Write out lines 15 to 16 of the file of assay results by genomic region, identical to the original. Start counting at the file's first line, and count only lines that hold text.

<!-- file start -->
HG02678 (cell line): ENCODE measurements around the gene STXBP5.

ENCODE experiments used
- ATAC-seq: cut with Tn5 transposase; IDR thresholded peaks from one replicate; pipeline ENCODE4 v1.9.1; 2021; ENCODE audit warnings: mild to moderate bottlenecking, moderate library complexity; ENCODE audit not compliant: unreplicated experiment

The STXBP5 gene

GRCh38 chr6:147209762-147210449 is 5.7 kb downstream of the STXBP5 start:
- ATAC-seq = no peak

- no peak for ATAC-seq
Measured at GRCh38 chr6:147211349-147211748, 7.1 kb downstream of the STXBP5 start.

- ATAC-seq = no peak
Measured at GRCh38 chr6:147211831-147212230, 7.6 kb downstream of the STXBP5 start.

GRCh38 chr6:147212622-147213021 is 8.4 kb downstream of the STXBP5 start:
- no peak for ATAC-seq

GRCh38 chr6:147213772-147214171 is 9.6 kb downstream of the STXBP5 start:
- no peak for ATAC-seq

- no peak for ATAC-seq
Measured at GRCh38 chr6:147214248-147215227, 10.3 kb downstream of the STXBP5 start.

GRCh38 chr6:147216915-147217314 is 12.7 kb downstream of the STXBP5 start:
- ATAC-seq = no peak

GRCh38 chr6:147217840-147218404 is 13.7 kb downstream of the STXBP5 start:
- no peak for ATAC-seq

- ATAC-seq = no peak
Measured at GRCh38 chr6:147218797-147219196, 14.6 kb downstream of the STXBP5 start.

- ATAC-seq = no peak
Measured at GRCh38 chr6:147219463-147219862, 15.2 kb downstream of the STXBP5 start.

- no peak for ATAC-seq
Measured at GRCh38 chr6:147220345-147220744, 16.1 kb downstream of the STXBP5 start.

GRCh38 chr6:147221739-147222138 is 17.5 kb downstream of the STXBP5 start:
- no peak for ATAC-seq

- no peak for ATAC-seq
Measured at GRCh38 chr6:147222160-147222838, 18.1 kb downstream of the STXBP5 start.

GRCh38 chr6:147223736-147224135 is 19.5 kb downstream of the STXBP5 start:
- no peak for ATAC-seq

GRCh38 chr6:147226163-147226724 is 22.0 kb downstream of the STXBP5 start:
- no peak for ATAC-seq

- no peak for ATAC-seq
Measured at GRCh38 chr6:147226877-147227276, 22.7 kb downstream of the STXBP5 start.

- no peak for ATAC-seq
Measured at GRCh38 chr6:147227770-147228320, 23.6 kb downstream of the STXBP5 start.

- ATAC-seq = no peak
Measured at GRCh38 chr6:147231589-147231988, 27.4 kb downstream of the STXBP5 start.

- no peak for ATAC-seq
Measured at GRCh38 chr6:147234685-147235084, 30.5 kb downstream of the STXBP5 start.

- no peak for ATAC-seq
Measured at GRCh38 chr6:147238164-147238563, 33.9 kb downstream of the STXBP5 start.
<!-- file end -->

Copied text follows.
- no peak for ATAC-seq
Measured at GRCh38 chr6:147214248-147215227, 10.3 kb downstream of the STXBP5 start.